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Home » Food System Builders, From the Commissioner

New Slaughter Facility Open for Business

New Hampshire Department of Agriculture, Markets & Food (August 30, 2012)

New Hampshire now has a second USDA- inspected slaughter and meat processing facility. Peter and Tara Roy opened their new plant last month in a renovated commercial building on Route 116 in North Haverhill. The Roys have lived and farmed on the New Hampshire side of the Connecticut River since 2005, but their butchering business, PT Farm LLC, previously operated in an older, smaller facility in St. Johnsbury, Vermont.

Limited capacity at their old plant kept them from taking much custom or commercial business. But the new facility has 9,000 square feet of processing space, and all-new equipment manufactured in Quebec. Pete says they have no waiting time for appointments, with capacity to process 50 head of cattle or 100 pigs a day. They process pigs and lambs on Mondays.

Pete grew up on a farm in Bath and went to UNH where he earned a degree in economics and met Tara. He took ag classes, too, including dairy and Dwight Barney’s meat cutting class. Tara graduated two years later in 1999 with a nursing degree and an ROTC commission as an Army nurse. They got into meat processing to make raising beef cattle profitable enough to support their growing family of five children. Their farming operations have also grown, to 300 head of beef cattle and 200 hogs a year. PT Farm also buys cattle and pigs raised by other farmers to process and sell the meat.

The Roys offer a complete selection of meat cuts, including cured and smoked products, from a small store at the plant. They are expanding their wholesale accounts and have begun distributing meats to restaurants and wholesale buyers down the I-93 corridor.

Visitors to the Hopkinton State Fair might take a closer look at the antique scale used by the fair for the oxen and horse pulling contests. Weights and Measures investigators Cheryl Ayer and Kevin Young recently tested and certified the scale and marveled over the superb condition and sensitivity of the scale, which was manufactured by Fairbanks Scale Company in St. Johnsbury, Vermont between 1911 and 1915. Cheryl and Kevin told the fair management that the 8,000-pound capacity scale is sensitive enough to also use in the giant pumpkin competition.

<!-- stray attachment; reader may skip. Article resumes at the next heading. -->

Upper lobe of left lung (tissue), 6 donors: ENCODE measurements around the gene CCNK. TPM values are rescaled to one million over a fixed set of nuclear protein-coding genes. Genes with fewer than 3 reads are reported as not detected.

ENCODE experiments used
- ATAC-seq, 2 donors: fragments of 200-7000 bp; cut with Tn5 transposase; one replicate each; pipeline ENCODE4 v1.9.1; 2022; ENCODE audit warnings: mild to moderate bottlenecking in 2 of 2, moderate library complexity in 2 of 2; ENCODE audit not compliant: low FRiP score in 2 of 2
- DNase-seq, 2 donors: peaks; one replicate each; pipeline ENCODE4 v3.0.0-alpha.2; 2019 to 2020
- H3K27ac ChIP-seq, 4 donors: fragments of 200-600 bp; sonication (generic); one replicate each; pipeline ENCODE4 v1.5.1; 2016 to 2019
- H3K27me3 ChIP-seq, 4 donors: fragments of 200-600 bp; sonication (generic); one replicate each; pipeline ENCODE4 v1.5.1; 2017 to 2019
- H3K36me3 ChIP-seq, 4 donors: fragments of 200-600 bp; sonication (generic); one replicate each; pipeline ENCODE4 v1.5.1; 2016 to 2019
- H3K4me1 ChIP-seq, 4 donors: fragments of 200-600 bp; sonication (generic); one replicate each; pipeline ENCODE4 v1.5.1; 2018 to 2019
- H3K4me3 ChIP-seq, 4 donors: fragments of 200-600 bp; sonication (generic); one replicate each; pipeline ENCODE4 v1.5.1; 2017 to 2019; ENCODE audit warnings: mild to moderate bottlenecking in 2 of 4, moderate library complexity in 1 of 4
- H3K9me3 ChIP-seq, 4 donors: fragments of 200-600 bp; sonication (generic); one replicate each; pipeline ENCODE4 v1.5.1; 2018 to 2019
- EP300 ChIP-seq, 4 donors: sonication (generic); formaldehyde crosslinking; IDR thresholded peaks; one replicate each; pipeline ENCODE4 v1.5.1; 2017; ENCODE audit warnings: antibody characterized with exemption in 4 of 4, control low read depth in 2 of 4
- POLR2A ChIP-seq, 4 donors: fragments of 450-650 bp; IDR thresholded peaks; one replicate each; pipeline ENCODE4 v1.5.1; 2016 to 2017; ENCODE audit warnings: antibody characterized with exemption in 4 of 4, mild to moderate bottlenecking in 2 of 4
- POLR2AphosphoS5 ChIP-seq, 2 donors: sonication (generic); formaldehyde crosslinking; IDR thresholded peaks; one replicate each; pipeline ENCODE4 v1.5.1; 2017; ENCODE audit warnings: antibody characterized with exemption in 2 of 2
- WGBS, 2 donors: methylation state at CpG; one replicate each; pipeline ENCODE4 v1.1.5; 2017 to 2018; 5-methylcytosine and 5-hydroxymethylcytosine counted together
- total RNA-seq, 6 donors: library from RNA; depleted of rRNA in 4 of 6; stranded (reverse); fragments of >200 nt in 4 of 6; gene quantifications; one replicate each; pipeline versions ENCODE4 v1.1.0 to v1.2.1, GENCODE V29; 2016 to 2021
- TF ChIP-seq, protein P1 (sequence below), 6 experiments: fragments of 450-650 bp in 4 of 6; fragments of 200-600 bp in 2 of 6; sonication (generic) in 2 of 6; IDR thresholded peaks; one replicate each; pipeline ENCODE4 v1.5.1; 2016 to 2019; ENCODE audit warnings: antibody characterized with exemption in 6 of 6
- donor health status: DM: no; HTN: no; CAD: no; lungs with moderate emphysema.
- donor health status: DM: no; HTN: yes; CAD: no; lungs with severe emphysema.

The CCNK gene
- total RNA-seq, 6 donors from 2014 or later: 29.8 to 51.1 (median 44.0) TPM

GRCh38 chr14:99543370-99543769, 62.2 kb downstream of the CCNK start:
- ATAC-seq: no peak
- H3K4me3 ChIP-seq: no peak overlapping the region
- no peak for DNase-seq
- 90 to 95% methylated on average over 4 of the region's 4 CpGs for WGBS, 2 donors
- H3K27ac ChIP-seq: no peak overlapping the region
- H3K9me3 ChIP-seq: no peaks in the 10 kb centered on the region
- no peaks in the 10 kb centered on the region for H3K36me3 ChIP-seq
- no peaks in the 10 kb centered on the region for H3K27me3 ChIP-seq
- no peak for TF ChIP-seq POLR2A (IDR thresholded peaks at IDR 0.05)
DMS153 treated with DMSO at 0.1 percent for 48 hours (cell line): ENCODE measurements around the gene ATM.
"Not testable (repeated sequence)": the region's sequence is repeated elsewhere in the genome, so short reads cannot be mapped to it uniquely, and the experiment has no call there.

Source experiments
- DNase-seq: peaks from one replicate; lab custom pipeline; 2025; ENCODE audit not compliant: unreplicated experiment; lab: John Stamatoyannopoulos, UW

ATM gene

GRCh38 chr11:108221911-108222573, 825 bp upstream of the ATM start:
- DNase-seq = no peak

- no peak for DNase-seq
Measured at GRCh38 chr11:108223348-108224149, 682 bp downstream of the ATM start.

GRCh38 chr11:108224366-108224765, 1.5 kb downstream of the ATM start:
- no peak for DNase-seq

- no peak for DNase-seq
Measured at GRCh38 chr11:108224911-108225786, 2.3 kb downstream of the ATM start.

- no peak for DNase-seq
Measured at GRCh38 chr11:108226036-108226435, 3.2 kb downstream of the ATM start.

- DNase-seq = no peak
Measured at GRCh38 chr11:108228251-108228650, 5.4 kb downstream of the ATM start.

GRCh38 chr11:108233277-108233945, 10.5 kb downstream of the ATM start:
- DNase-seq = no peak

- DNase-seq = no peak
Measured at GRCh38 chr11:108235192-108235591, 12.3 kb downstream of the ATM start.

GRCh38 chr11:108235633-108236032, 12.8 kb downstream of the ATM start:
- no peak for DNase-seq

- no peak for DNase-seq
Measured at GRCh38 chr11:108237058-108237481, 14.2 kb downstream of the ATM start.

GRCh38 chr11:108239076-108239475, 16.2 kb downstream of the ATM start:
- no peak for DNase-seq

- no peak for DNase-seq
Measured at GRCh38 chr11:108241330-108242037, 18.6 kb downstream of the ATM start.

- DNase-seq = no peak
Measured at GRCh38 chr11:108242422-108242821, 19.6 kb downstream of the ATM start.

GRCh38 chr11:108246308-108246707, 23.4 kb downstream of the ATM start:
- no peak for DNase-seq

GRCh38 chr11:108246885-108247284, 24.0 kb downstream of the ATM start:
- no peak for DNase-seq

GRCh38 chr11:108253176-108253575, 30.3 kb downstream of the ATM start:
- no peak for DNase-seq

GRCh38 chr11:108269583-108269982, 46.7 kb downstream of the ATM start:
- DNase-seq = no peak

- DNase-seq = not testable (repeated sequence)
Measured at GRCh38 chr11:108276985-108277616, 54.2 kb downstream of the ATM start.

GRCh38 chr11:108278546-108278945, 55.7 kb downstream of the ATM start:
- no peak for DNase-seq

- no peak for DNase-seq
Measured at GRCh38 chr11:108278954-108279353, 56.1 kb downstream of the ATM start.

Fairbanks designed these ‘pitless farm scales’ to eliminate the expense of building a foundation to support the platform and weighing system of the scale, allowing the scale to be installed or placed above ground. These farm scales were used mostly to weigh wagons and became commonly known in the scale industry as ‘wagon scales’. The original selling price was approximately $350.00. Fairbanks promoted the sale of this scale to farmers by shipping the scale in pieces with an instruction manual so they could reduce their costs by assembling and installing the scales themselves. One reason for the scale’s durability after 100 years of use is that Fairbanks manufactured the scales with cast-iron lever systems instead of the steel lever systems, which are prone to deterioration.

Looking for an inexpensive and fun night out? The Future Farmers of America (FFA) chapter at Alvirne High School in Hudson is holding a genuine Barn Dance as a chapter fund-raiser. This is a chance to see the farm and barn at the Wilbur H. Palmer Vocational-Technical Center, enjoy a cook-out of burgers, hot dogs and sweet corn, and dance to country music—all for just $5.00/ticket. This is not just an event for kids—adults of all ages are also invited. The date is Friday, September 7th from 5:00-11:00 pm. Tickets can be purchased at the door. But contacting Chapter President Megan Ferentino at 689-8525 or email will help the members plan for enough food.

Lorraine Merrill, Commissioner                                                                        

(reprinted from the Weekly Market Bulletin, August 29, 2012)


The NH Department of Agriculture, Markets & Food Division of Agricultural Development compiles market information and publishes the Weekly Market Bulletin for the agriculture community. The Bulletin is the department’s ‘publication of record’ and includes appropriate industry notices, announcements, seasonal information and market survey data. Subscribers may advertise in the popular agricultural classified advertising at no charge. One-year subscriptions are $28 for delivery by U.S. Postal Service, or $22 for delivery by secure internet. Sign up for the Weekly Market Bulletin by calling the office at 271-2505 and providing a credit card for payment; or visit the office at 25 Capitol St., Concord; or mail in your request with a check. Be sure to provide your address, phone number, and if you are requesting an online subscription, an email address.



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